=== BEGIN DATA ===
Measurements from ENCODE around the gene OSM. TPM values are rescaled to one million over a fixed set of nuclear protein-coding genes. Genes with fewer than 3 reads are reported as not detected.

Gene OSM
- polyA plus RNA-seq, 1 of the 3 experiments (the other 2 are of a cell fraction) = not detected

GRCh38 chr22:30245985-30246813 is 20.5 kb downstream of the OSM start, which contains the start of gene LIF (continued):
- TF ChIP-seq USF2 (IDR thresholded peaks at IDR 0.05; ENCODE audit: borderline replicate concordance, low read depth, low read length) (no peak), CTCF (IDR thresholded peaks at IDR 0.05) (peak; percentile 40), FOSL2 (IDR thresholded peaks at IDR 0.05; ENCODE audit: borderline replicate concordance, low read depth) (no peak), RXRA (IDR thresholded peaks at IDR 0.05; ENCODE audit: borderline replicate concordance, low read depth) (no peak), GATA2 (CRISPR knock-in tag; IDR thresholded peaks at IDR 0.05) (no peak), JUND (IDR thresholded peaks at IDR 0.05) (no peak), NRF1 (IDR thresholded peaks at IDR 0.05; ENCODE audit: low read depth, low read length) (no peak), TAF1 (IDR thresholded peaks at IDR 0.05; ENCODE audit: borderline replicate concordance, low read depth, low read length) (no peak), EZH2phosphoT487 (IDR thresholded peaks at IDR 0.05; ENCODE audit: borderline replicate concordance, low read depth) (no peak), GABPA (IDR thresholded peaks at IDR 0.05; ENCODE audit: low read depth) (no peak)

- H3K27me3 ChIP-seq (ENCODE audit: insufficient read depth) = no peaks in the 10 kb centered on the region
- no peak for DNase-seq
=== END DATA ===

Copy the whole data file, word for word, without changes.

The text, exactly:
Measurements from ENCODE around the gene OSM. TPM values are rescaled to one million over a fixed set of nuclear protein-coding genes. Genes with fewer than 3 reads are reported as not detected.

Gene OSM
- polyA plus RNA-seq, 1 of the 3 experiments (the other 2 are of a cell fraction) = not detected

GRCh38 chr22:30245985-30246813 is 20.5 kb downstream of the OSM start, which contains the start of gene LIF (continued):
- TF ChIP-seq USF2 (IDR thresholded peaks at IDR 0.05; ENCODE audit: borderline replicate concordance, low read depth, low read length) (no peak), CTCF (IDR thresholded peaks at IDR 0.05) (peak; percentile 40), FOSL2 (IDR thresholded peaks at IDR 0.05; ENCODE audit: borderline replicate concordance, low read depth) (no peak), RXRA (IDR thresholded peaks at IDR 0.05; ENCODE audit: borderline replicate concordance, low read depth) (no peak), GATA2 (CRISPR knock-in tag; IDR thresholded peaks at IDR 0.05) (no peak), JUND (IDR thresholded peaks at IDR 0.05) (no peak), NRF1 (IDR thresholded peaks at IDR 0.05; ENCODE audit: low read depth, low read length) (no peak), TAF1 (IDR thresholded peaks at IDR 0.05; ENCODE audit: borderline replicate concordance, low read depth, low read length) (no peak), EZH2phosphoT487 (IDR thresholded peaks at IDR 0.05; ENCODE audit: borderline replicate concordance, low read depth) (no peak), GABPA (IDR thresholded peaks at IDR 0.05; ENCODE audit: low read depth) (no peak)

- H3K27me3 ChIP-seq (ENCODE audit: insufficient read depth) = no peaks in the 10 kb centered on the region
- no peak for DNase-seq